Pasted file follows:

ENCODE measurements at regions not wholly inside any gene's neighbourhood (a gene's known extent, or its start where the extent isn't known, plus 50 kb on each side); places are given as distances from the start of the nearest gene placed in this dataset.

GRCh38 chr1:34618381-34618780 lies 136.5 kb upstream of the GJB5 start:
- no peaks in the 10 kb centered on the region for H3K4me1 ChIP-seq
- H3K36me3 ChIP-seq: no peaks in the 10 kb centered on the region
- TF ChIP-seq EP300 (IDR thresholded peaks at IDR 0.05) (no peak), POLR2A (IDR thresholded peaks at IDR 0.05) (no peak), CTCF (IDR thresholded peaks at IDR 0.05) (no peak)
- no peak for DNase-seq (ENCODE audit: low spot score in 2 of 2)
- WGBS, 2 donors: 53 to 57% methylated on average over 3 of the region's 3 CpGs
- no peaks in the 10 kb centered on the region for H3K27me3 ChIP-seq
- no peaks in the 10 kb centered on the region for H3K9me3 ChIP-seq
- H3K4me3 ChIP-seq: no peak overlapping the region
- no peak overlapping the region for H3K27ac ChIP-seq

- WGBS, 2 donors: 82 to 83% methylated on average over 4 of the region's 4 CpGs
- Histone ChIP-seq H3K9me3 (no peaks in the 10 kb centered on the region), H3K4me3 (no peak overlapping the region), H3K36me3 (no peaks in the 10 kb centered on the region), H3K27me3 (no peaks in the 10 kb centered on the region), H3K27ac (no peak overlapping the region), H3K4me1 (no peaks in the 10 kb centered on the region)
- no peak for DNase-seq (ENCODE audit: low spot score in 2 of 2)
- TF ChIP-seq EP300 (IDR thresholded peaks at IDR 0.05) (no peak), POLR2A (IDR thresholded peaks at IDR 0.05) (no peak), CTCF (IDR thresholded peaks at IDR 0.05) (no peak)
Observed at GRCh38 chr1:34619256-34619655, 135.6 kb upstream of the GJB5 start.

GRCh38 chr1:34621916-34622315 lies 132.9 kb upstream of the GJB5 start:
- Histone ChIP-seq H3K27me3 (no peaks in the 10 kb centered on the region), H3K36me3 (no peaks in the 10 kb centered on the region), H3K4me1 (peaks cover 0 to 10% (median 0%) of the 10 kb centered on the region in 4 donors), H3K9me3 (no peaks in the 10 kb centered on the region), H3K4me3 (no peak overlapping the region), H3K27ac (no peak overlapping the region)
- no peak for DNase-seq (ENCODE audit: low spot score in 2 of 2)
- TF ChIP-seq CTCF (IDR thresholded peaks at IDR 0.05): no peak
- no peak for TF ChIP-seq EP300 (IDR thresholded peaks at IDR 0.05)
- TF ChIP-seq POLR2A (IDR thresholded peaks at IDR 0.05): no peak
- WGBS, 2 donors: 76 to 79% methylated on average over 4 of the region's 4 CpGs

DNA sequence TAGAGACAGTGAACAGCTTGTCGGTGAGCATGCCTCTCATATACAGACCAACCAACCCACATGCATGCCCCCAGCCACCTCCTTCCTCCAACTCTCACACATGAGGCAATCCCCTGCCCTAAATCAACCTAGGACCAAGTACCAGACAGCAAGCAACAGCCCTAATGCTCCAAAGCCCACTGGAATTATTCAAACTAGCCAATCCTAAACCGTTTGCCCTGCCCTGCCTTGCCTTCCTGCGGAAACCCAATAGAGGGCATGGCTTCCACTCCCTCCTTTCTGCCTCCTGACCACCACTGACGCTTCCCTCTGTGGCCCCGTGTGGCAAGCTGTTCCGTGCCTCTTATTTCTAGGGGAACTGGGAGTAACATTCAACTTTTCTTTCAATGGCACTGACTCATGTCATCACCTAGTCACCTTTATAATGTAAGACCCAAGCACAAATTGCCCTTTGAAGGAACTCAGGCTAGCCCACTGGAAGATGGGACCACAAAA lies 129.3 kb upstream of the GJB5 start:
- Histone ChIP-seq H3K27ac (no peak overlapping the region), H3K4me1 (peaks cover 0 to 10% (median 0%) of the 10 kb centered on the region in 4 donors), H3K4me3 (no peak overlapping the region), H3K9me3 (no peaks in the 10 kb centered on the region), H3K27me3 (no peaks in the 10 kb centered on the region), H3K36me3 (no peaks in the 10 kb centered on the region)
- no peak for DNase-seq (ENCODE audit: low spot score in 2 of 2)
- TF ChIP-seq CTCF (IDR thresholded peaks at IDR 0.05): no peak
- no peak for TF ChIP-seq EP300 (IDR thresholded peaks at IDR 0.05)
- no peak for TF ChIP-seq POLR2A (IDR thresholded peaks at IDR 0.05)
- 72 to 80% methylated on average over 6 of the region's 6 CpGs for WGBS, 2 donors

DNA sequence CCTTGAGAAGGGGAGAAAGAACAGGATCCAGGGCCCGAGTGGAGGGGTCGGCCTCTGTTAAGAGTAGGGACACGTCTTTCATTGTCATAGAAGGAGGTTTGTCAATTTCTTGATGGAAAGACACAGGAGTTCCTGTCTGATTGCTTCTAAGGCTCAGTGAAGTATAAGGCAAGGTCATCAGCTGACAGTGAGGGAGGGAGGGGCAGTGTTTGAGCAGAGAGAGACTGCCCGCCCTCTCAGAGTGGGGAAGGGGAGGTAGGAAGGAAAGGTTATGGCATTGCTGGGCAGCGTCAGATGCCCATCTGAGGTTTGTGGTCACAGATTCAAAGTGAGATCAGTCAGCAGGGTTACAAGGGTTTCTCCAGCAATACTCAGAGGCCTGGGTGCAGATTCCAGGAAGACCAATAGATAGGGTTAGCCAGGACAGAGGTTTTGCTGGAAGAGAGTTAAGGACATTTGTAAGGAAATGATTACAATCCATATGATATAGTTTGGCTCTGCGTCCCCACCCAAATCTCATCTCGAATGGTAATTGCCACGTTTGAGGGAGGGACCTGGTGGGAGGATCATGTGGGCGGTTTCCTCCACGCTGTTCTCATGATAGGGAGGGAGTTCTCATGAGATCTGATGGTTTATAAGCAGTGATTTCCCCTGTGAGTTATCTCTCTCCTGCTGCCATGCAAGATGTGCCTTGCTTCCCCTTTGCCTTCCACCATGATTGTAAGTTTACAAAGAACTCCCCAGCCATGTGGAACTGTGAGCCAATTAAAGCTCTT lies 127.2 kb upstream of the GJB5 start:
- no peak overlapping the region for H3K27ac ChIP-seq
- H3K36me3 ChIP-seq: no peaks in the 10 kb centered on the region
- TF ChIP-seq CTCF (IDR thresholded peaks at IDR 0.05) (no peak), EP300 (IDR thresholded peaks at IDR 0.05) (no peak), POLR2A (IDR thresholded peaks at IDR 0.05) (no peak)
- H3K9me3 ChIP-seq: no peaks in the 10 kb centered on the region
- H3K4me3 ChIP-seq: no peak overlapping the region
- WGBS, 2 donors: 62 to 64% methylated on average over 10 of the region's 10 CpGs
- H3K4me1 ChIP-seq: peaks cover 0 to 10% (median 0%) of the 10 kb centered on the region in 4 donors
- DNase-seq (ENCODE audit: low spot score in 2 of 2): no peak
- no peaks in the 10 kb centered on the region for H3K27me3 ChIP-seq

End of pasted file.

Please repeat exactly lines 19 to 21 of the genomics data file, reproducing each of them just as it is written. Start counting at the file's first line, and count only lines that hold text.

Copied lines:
- no peak for DNase-seq (ENCODE audit: low spot score in 2 of 2)
- TF ChIP-seq CTCF (IDR thresholded peaks at IDR 0.05): no peak
- no peak for TF ChIP-seq EP300 (IDR thresholded peaks at IDR 0.05)